Substance Abuse and Young Adults

SAMHSA’S national survey on drug use and health concludes that the risks of alcohol and illegal drug use are highest among adolescents and young adults.

It’s common for teenagers to be involved in substance abuse long before showing any symptoms or signs.

NIH data shows a significant association between addiction and alcoholism among teens that result in serious consequences.

drunk driving accidents

The most frequent risks with teenagers and young adult substance abuse include shocking rates of school dropout, mental health complications, unsafe sexual behavior, car accidents, homicides and suicides.

Although Mercedes’ substance abuse quickly led to the development of the disease of addiction, she had no idea; she states that she wasn’t even aware that she had a problem or an addiction.

Mercedes was exhausted living as a drug addict and even though she wanted to be sober, she didn’t know how.

illegal drugs and going to jail

For most youth, substance abuse leads to social and legal consequences. Fortunately, Mercedes’ experience was no different.

Eventually, she was arrested, spending her Christmas in jail and finally became sober.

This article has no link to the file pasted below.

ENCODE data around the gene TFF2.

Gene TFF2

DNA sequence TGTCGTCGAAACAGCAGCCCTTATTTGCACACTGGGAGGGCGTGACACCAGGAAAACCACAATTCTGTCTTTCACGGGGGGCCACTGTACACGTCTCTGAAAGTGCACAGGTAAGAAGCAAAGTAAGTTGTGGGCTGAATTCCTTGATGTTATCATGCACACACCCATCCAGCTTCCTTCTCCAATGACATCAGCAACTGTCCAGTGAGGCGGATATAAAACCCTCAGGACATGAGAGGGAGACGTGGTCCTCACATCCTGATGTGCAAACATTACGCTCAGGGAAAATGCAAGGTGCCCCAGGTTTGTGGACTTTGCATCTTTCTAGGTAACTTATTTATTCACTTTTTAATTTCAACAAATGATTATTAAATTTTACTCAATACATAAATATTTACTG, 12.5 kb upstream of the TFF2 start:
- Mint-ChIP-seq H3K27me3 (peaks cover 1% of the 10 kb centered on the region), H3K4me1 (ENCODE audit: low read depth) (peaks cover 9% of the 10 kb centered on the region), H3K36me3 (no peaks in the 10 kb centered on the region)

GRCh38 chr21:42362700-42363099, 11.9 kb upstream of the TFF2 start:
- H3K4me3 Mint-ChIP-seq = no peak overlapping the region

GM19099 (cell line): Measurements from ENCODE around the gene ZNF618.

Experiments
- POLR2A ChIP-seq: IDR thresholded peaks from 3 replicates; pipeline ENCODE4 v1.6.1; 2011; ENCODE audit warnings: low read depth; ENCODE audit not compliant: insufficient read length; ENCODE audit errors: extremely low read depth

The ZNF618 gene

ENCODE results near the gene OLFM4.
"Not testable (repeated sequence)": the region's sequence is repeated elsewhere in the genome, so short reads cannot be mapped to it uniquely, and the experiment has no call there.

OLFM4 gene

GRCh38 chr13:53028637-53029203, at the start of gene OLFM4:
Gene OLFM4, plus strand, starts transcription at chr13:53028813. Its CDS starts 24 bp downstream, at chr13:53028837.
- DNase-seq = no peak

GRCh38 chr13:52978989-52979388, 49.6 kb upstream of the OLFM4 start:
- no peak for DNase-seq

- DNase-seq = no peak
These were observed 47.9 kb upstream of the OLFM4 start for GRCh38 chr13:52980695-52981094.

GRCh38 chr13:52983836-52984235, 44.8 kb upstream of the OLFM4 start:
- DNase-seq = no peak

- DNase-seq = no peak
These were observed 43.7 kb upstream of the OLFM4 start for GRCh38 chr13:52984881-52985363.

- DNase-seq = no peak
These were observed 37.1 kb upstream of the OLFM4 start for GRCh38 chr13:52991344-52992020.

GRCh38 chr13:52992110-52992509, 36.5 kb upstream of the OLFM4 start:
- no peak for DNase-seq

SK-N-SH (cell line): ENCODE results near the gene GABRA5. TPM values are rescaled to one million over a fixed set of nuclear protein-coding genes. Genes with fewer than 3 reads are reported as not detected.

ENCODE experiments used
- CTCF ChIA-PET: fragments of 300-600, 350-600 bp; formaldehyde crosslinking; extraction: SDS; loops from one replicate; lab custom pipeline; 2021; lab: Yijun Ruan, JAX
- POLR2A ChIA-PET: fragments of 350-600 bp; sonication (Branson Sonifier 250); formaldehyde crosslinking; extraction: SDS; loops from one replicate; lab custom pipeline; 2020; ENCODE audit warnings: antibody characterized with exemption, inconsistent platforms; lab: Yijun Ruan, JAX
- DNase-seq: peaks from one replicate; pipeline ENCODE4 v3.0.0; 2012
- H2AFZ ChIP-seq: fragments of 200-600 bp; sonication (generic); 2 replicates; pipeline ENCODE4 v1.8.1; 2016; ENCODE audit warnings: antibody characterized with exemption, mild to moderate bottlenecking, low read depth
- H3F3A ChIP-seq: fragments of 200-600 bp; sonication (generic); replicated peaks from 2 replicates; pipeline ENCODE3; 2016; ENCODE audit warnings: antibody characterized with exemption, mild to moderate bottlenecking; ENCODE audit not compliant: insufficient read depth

Living Sober and Spiritual Growth

From jail, Mercedes went to live at a half-way house to get recovery. She began to work on her sobriety and learned how to love herself.

Living sober, has been a path of spiritual growth for Mercedes. She talks about her new-found desire to continue bettering herself and her life.

living sober - sharing experience

Today, Mercedes is free from addiction and excited about life.

She expresses gratitude for the confidence she has gained in sobriety as well as her ability to support and be there for others.

Despite spirituality being different for everyone, it’s all about living a life with purpose.

spirituality in recovery from addiction

Addiction science has shown that finding your spiritual self and focusing on spiritual growth can help addicted people achieve recovery.

For this reason, many drug addicts and alcoholics find their way into 12-step programs in search of long-term sobriety.

Following a spiritual path helps with a person’s ability to cope with life, stressors and drug cravings. To learn more about recovery from drug addiction – contact us, we’re here to help.

About the author

Dr. Michael Carlton, MD.

Leading addictionologist, Michael Carlton, M.D. has over 25 years of experience as a medical practitioner. He earned a bachelor’s degree in Mechanical Engineering and returned for his MD from the College of Medicine at the University of Arizona in 1990. He completed his dual residency in Internal Medicine and Pediatrics and his Fellowship in Toxicology at Good Samaritan Regional Medical Center and Phoenix Children’s Hospital.

He has published articles in the fields of toxicology and biomedicine, crafted articles for WebMD, and lectured to his peers on medication-assisted treatment. Dr. Carlton was a medical director of Community Bridges and medically supervised the medical detoxification of over 30,000 chemically dependent patients annually.